Alternatives to Spinal Fusion Surgery in Pediatric Deformity

Randal R. Betz, MD; M. Darryl Antonacci, MD; Laury A. Cuddihy, MD


Curr Orthop Pract. 2018;29(5):430-435. 

In This Article

Abstract and Introduction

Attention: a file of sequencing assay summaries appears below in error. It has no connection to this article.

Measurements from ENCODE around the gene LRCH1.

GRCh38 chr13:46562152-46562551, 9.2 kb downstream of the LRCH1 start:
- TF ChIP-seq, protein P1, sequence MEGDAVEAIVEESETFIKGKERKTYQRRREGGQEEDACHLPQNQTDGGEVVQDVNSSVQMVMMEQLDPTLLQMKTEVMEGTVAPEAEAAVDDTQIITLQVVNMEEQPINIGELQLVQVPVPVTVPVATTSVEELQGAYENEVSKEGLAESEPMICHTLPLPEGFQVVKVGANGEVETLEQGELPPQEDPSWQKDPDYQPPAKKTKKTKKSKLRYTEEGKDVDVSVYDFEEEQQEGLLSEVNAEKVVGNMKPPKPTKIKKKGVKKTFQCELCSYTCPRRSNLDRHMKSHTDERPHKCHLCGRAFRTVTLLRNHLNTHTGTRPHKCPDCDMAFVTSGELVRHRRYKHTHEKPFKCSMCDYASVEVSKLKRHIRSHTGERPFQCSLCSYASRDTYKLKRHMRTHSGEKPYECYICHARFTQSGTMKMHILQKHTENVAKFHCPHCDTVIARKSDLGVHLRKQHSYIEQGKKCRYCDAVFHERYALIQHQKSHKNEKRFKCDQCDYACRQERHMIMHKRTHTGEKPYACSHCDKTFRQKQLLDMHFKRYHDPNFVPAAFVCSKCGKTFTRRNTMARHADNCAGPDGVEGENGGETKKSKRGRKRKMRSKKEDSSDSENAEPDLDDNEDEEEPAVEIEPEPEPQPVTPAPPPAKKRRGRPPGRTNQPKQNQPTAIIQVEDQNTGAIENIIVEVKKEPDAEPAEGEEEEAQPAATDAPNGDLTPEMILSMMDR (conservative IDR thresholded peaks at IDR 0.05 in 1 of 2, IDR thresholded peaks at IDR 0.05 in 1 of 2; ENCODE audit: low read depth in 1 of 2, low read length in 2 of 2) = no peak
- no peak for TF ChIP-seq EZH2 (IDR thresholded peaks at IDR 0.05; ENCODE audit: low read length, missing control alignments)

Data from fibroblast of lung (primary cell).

The standard of care for skeletally immature patients with idiopathic scoliosis is bracing for moderate curves. The standard of care for both skeletally immature and mature patients who have more severe or progressive curves is spinal fusion. We present a summary of four currently used non-fusion surgical techniques as alternatives to bracing and spinal fusion. Vertebral body stapling (VBS) is suggested for patients between the ages of 8 and 13 yr for girls and younger than 15 yr for boys with at least one year of growth remaining (Risser 0–1, Sanders digital stage ≤4). Thoracic curves should measure 25–35 degrees and lumbar curves 25–45 degrees. For best results, the curves should be flexible, bending to < 20 degrees. Correction with a cord/screw construct includes vertebral body tethering (VBT) and anterior scoliosis correction (ASC), which are most commonly being performed for skeletally immature patients (Risser 0–2, Sanders digital stage ≤4) with thoracic and lumbar curves between 30–70 degrees that bend to < 30 degrees. The authors of this article have expanded the indications for treating adolescents with idiopathic scoliosis who are more mature (Risser > 2) with ASC. One commercial product has received CE mark approval in Europe for ASC treatment in both skeletally immature and mature patients. A second product utilizing posterior dynamic concave distraction, also with CE mark approval in Europe, is indicated for patients who are 10–17 yr old with primary single main thoracic or thoracolumbar curves between 30–60 degrees that correct to ≤35 degrees on bending films.